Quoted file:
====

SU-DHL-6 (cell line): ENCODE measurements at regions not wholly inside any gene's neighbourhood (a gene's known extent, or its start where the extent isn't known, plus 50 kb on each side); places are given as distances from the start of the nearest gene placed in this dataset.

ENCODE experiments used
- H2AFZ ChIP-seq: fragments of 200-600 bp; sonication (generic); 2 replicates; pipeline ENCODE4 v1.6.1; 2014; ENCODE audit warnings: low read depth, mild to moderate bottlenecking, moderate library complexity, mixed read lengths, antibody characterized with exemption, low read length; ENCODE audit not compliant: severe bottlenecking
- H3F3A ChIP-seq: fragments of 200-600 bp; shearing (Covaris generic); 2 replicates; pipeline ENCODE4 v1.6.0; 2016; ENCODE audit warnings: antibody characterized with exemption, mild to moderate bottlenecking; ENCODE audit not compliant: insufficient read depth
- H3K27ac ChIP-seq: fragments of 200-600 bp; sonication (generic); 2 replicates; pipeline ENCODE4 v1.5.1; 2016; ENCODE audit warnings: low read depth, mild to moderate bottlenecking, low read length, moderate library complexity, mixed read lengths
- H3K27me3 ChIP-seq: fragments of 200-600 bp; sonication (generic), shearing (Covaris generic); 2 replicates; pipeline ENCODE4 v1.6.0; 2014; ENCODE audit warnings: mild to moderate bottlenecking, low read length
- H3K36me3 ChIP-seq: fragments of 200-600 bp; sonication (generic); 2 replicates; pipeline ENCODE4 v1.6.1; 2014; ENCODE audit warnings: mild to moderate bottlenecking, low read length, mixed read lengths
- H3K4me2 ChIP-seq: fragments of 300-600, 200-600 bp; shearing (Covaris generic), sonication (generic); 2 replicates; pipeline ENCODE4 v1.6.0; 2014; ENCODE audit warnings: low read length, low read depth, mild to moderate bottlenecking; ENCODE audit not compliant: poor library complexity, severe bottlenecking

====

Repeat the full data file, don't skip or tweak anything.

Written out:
SU-DHL-6 (cell line): ENCODE measurements at regions not wholly inside any gene's neighbourhood (a gene's known extent, or its start where the extent isn't known, plus 50 kb on each side); places are given as distances from the start of the nearest gene placed in this dataset.

ENCODE experiments used
- H2AFZ ChIP-seq: fragments of 200-600 bp; sonication (generic); 2 replicates; pipeline ENCODE4 v1.6.1; 2014; ENCODE audit warnings: low read depth, mild to moderate bottlenecking, moderate library complexity, mixed read lengths, antibody characterized with exemption, low read length; ENCODE audit not compliant: severe bottlenecking
- H3F3A ChIP-seq: fragments of 200-600 bp; shearing (Covaris generic); 2 replicates; pipeline ENCODE4 v1.6.0; 2016; ENCODE audit warnings: antibody characterized with exemption, mild to moderate bottlenecking; ENCODE audit not compliant: insufficient read depth
- H3K27ac ChIP-seq: fragments of 200-600 bp; sonication (generic); 2 replicates; pipeline ENCODE4 v1.5.1; 2016; ENCODE audit warnings: low read depth, mild to moderate bottlenecking, low read length, moderate library complexity, mixed read lengths
- H3K27me3 ChIP-seq: fragments of 200-600 bp; sonication (generic), shearing (Covaris generic); 2 replicates; pipeline ENCODE4 v1.6.0; 2014; ENCODE audit warnings: mild to moderate bottlenecking, low read length
- H3K36me3 ChIP-seq: fragments of 200-600 bp; sonication (generic); 2 replicates; pipeline ENCODE4 v1.6.1; 2014; ENCODE audit warnings: mild to moderate bottlenecking, low read length, mixed read lengths
- H3K4me2 ChIP-seq: fragments of 300-600, 200-600 bp; shearing (Covaris generic), sonication (generic); 2 replicates; pipeline ENCODE4 v1.6.0; 2014; ENCODE audit warnings: low read length, low read depth, mild to moderate bottlenecking; ENCODE audit not compliant: poor library complexity, severe bottlenecking